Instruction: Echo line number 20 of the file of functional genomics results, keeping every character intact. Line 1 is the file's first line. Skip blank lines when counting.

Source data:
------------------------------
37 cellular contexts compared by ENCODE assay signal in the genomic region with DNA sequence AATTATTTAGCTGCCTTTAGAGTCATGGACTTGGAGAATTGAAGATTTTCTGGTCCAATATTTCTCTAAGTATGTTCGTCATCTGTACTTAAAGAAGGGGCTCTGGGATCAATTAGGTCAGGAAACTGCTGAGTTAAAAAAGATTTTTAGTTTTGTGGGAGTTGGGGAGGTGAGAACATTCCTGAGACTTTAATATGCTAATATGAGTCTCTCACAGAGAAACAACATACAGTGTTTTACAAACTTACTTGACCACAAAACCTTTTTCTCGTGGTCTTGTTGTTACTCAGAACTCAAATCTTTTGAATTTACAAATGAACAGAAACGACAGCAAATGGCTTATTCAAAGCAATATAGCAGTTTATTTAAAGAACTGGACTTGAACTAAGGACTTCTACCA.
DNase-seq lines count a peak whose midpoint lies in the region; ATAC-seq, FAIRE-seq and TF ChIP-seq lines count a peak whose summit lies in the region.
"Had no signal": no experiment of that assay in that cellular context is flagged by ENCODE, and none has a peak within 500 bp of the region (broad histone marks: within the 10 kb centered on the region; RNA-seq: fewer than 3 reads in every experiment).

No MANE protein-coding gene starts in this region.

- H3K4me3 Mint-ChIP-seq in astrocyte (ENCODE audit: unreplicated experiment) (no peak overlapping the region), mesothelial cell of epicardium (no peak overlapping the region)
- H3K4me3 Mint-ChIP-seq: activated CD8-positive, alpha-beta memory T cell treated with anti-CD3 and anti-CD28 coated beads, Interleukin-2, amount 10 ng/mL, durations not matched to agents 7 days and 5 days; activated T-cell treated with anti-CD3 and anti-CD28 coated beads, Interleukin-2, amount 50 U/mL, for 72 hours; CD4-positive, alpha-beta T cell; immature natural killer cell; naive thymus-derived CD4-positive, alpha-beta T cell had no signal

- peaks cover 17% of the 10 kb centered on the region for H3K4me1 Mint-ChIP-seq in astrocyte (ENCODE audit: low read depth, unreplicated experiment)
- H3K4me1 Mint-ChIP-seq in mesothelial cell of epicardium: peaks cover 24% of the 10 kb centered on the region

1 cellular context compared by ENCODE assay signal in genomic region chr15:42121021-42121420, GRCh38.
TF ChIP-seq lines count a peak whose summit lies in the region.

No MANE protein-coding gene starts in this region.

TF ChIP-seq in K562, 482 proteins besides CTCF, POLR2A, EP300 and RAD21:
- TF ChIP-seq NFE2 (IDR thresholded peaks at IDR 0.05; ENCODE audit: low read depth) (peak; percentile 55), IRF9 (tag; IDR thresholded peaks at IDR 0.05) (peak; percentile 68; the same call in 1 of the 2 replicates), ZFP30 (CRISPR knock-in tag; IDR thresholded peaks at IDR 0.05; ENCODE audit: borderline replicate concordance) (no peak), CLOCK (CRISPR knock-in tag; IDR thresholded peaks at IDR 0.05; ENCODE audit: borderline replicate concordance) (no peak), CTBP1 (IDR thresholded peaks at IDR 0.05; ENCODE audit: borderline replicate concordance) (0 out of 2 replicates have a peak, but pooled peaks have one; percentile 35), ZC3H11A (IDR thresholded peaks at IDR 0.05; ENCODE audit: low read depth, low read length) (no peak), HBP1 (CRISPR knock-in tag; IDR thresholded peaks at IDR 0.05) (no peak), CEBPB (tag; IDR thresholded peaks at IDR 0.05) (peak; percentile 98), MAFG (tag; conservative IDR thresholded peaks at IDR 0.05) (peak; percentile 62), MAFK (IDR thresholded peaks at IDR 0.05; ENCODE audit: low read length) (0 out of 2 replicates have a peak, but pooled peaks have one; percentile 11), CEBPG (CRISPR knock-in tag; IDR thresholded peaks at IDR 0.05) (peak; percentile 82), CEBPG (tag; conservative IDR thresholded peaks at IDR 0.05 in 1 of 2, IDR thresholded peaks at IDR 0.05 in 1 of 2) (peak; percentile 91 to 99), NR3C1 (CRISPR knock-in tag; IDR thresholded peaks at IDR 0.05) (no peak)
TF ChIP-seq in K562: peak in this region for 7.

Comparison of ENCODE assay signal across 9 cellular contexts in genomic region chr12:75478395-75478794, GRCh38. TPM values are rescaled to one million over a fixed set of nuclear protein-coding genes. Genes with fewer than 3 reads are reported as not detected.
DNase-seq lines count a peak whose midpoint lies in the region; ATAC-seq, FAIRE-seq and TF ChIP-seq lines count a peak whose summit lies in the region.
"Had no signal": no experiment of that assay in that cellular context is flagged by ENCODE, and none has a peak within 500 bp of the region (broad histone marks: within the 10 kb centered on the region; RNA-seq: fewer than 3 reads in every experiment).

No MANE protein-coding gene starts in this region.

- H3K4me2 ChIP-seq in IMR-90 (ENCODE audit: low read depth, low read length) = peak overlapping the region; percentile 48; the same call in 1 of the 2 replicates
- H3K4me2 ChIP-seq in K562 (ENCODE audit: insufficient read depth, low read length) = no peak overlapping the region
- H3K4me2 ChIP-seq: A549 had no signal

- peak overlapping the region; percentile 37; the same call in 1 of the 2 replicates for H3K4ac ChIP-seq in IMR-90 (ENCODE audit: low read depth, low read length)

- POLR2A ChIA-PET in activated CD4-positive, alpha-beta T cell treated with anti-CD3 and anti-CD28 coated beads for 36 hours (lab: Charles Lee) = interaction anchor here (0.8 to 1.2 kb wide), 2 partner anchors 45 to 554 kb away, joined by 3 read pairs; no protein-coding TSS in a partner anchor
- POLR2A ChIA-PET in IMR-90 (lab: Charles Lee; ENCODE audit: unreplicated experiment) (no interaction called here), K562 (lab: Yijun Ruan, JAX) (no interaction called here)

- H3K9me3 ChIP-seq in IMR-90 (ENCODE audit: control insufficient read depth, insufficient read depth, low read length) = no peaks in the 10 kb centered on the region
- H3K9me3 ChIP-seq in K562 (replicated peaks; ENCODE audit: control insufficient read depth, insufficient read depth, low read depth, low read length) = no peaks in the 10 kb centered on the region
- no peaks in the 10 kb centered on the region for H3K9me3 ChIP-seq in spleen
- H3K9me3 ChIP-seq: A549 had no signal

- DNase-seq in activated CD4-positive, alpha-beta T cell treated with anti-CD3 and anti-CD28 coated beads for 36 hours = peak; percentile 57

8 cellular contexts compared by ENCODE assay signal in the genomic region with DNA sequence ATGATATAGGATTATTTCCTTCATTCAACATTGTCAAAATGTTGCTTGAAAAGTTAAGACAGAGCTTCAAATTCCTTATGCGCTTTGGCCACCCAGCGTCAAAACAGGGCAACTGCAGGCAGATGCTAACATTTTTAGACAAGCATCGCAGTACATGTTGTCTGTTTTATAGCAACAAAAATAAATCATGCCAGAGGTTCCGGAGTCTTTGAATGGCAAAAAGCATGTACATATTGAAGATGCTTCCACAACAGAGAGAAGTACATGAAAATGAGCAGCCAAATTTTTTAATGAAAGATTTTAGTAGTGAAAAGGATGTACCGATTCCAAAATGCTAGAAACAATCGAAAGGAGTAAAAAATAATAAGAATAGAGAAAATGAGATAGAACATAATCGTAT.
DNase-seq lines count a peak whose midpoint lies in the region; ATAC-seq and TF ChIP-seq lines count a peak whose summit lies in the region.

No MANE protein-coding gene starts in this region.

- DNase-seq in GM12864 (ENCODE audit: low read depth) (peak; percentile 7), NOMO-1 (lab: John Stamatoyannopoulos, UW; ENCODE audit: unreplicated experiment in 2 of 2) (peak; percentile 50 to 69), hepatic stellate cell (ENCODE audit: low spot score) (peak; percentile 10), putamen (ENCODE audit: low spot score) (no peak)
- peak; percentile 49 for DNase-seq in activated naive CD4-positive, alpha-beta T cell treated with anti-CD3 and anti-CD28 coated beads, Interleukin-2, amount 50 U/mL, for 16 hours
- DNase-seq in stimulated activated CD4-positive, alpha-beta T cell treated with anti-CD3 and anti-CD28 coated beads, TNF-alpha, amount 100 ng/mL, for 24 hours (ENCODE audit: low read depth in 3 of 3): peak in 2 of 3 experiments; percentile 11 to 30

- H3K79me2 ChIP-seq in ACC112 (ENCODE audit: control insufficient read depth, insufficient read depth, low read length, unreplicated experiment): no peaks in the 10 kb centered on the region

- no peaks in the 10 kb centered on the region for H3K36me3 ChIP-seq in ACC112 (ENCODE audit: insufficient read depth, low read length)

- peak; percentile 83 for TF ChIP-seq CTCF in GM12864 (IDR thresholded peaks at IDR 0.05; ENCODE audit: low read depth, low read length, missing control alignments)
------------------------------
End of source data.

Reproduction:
- H3K4me2 ChIP-seq in K562 (ENCODE audit: insufficient read depth, low read length) = no peak overlapping the region